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Transport & Environment (T&E), an environmental NGO focused on transport issues, is advocating for enhanced monitoring of ultra-fine particles (UFP) emitted by aviation, which can affect health, according to a recent study.

Commissioned by T&E and conducted by CE Delft, a Netherlands-based consultancy, the study sheds light on the potential health impacts of UFPs on communities residing near airports. These particles, approximately 1,000 times smaller than a human hair, are difficult to measure but can deeply penetrate the human body, reaching the bloodstream, brain, and placenta.


Linked to various health issues including heart and respiratory conditions, neurological disorders, and complications during pregnancy, UFPs are emitted during takeoff, landing, and at altitude, particularly impacting airport vicinity residents.


T&E criticizes current monitoring efforts, asserting that existing legislation like the European Emissions Trading System (ETS) and the Ambient Air Quality Directive (AAQD) lack sufficient provisions for monitoring and setting limits on UFP concentrations.


Carlos Lopez de la Osa, T&E’s aviation technical manager, emphasized the urgent need for systematic UFP monitoring: “This tiny pollutant is under-researched and not adequately monitored, despite its potentially significant impact on air quality and public health.”


The study proposes installing sampling points around European airports to measure UFP levels more accurately, advocating for inclusion of UFP targets in future revisions of the AAQD.


In addition to improved monitoring, T&E suggests adopting hydrotreatment to reduce UFP emissions from standard kerosene used in aviation. This process, already employed in road transport and shipping, could reduce UFP emissions by up to 70%, albeit at an additional cost of approximately five cents per liter.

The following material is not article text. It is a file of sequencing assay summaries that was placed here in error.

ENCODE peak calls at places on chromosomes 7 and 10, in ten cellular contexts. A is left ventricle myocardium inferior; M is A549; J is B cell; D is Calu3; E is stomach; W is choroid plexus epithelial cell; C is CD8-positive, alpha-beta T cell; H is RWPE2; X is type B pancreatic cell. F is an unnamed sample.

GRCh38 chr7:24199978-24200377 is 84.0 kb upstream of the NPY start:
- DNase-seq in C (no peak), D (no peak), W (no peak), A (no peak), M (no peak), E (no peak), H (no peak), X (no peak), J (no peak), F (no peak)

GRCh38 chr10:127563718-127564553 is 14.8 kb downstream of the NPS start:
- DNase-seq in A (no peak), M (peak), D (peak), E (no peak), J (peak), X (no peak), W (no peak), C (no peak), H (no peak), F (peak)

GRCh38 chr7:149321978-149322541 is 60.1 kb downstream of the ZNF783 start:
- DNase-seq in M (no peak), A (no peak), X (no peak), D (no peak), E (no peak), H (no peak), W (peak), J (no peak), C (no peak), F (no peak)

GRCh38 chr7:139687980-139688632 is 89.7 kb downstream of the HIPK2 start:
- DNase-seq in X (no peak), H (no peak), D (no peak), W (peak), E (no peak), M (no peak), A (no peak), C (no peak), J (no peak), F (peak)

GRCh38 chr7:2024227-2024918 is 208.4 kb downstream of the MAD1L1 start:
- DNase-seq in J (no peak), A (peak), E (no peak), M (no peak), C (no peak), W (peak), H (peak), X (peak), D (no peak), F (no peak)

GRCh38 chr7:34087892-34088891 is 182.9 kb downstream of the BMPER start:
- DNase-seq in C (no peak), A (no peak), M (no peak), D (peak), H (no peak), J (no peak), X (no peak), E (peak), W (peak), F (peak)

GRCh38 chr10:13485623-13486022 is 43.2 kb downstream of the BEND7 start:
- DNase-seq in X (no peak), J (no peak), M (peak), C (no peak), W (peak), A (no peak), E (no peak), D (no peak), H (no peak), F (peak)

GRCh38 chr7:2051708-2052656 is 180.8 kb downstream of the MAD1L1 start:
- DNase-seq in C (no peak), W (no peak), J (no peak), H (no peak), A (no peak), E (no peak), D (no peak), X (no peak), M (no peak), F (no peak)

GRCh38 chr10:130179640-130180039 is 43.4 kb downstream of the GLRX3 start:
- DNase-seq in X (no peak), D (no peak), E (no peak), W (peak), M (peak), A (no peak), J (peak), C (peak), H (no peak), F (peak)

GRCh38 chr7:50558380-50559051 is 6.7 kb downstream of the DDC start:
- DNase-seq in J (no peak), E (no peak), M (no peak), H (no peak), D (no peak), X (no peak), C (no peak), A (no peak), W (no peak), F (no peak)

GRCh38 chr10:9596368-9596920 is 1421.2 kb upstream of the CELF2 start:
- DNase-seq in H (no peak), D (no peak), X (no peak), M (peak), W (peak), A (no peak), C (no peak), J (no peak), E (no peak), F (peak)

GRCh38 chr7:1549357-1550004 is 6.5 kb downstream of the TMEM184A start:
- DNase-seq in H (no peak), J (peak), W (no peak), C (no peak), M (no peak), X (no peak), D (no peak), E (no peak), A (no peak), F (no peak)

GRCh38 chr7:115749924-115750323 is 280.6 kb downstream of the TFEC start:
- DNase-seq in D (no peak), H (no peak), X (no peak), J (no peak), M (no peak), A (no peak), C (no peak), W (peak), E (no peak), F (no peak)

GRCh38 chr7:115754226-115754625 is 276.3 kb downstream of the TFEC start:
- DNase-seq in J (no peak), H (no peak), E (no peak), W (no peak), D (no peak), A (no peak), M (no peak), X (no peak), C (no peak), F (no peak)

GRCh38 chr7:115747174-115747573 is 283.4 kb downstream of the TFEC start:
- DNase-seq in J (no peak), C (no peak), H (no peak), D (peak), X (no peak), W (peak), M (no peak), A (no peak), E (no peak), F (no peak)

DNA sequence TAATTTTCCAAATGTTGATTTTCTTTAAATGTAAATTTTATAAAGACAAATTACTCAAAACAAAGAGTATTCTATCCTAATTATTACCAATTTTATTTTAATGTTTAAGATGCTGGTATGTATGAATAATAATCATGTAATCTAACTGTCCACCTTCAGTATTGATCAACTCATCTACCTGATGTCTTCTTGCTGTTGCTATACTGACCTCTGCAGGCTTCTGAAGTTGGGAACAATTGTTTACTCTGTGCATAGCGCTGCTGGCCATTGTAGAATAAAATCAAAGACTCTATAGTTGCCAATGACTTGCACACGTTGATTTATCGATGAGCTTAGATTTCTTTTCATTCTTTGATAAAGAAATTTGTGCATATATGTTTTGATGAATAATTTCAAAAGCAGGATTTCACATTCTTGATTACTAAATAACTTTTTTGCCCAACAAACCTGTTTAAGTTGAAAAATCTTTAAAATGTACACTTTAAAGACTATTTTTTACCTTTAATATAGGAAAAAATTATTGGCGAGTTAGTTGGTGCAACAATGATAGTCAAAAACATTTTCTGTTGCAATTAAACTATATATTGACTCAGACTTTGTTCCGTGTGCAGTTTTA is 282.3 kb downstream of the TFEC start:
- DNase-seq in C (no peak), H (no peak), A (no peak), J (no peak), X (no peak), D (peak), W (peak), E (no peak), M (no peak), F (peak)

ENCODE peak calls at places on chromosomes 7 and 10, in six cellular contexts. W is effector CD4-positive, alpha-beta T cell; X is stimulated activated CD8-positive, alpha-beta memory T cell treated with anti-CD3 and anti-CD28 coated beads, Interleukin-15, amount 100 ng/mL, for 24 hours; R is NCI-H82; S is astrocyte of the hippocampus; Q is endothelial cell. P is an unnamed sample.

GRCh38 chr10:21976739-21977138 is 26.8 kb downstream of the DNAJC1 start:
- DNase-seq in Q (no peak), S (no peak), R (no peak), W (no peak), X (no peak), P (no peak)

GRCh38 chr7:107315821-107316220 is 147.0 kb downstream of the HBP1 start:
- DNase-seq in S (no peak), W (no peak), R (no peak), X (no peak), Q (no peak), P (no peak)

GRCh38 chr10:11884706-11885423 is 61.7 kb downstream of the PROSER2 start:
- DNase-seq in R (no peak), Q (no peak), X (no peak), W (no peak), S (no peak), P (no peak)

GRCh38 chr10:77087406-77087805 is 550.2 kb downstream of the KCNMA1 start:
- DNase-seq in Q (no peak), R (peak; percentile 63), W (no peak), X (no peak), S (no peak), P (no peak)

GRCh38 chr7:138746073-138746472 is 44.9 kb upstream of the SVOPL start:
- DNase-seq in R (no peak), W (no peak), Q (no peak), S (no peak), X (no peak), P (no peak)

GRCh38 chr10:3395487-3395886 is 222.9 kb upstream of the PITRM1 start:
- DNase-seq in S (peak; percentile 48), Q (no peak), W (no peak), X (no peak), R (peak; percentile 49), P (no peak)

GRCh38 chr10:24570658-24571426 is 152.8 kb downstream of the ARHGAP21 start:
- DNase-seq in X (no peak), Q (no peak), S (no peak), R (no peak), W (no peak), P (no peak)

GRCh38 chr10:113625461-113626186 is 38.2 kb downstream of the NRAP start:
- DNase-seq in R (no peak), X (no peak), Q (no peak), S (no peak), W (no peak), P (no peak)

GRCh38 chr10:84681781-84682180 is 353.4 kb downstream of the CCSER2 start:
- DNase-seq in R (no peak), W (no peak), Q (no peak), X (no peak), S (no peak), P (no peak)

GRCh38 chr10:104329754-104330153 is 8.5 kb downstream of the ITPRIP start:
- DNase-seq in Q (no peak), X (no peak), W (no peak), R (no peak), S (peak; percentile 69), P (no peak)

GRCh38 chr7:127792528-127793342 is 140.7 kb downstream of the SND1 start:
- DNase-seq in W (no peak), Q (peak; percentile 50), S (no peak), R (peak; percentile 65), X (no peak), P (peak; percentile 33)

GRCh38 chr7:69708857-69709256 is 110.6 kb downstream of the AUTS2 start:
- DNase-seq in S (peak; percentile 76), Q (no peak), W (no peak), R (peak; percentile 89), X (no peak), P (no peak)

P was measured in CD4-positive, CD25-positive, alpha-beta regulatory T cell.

Lopez de la Osa expressed disappointment in the slow progress of UFP monitoring implementation, calling for more ambitious reductions in aviation emissions to improve air quality and public health with minimal political resistance.


The study, based partially on data from Amsterdam’s Schiphol Airport, estimates significant health impacts from UFP emissions around Europe’s busiest airports, suggesting potential links to 280,000 cases of high blood pressure, 330,000 cases of diabetes, and 18,000 cases of dementia among 51.5 million residents.


While advocating for stringent monitoring and emission reduction measures, T&E also proposes policies such as halting airport infrastructure expansion, implementing flight caps, promoting rail travel over air travel, and targeted taxation of the aviation sector.


Looking forward, T&E urges the European Commission to establish a jet fuel standard that progressively reduces aromatics and sulfur content, facilitating the adoption of sustainable aviation fuels (SAF) with minimal UFP emissions.

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